In U.S v. Tellis, the Defendant pleaded guilty to selling crack cocaine in October of 2001. The presentence investigation report designated him as a career offender giving him an offense level of 37 under the sentencing guidelines, but because of the amount quantity of crack cocaine his base offense level became 38 under the drug quantity table of the federal sentencing guidelines manual. The drug offense quantity level of 38 was higher than the career offender level so his career offender status did not impact his offense level. For that reason, his sentence was based on the drug quantity and not his status as a career offender. The federal judge in Florida reduced his offense level to 32 after giving reductions for acceptance of responsibility and substantial assistance and then sentenced him to 210 months. The sentencing was not transcribed because the court reporter’s notes were destroyed, but there was no dispute as to these reductions.
In 2007 the United States Sentencing Commission amended the guideline range providing for a two-level reduction in the based offense level for crack cocaine offenses. Known as amendment 706, it applied retroactively. As a result the defendant’s offense level was reduced from a level 38 to a level 36 for his offense. The defendant moved for a sentence reduction under the new calculation. This time however the starting point was offense level 37 and not at a level 36 because of his career offender status, giving him an offense level 31 after acceptance and substantial assistance reductions.
In November 2011 the sentencing commission again amended the guidelines for crack cocaine. This time the defendant’s based offense level fell to a level 34 instead of the original level 38. The defendant again moved to reduce his sentence, but this time probation office found he was not eligible for a sentence reduction because of his status as a career offender. The defendant argued in this appeal that he should be eligible for the reduction because the record was not clear that he was considered a career offender and the initial sentence. The court of appeals rejected his position because it found that the record was clear he did have a career offender status. And also found that when he received the reduction in 2008 the defendant had stipulated to a sentence modification that was calculated based of his career offender status.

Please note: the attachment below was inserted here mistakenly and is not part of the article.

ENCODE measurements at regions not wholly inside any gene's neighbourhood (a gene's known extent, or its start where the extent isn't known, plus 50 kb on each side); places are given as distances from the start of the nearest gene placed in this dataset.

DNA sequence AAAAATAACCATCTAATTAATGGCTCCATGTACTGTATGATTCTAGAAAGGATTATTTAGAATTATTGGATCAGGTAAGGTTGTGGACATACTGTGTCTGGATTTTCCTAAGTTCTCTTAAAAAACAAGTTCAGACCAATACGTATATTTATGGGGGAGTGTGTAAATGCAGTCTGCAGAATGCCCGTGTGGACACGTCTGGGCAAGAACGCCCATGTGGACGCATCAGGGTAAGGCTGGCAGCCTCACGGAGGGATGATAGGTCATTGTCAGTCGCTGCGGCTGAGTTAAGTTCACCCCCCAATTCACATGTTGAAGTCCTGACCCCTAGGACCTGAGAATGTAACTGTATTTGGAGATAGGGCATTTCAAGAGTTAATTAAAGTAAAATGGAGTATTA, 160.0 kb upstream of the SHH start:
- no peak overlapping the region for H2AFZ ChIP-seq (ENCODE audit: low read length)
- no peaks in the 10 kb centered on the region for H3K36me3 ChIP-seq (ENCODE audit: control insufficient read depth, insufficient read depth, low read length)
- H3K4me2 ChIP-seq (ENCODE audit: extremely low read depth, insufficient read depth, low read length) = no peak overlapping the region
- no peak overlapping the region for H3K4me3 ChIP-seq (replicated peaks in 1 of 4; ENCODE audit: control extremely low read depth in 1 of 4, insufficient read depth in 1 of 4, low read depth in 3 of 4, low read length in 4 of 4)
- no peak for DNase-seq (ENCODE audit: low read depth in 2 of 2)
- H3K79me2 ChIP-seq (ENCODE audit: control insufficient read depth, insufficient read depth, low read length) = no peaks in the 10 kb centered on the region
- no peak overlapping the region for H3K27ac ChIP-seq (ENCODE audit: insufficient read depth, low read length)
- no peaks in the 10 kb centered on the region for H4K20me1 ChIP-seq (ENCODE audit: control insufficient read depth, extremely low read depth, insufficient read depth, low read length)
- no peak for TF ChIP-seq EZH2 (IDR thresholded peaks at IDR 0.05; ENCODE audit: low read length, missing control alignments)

He also argued that the career offender status should not apply because his original sentence was based the drug quantity and not career offender range. By relying on the career offender provision at this point, it would constitute a resentencing as opposed to a sentencing modification. The court of appeals rejected this argument finding that at his first sentencing reduction the court made a determination that his original sentence was as a career offender and only modified his sentence based on his career offender status. It found there was no alteration in the guideline range that applied at his original sentence. The court affirmed several prior unpublished cases in which it held that a district court lacked discretion to modify the sentence under amendment 750 after the a defendant with career offender status had previously received a sentence reduction under the earlier amendment.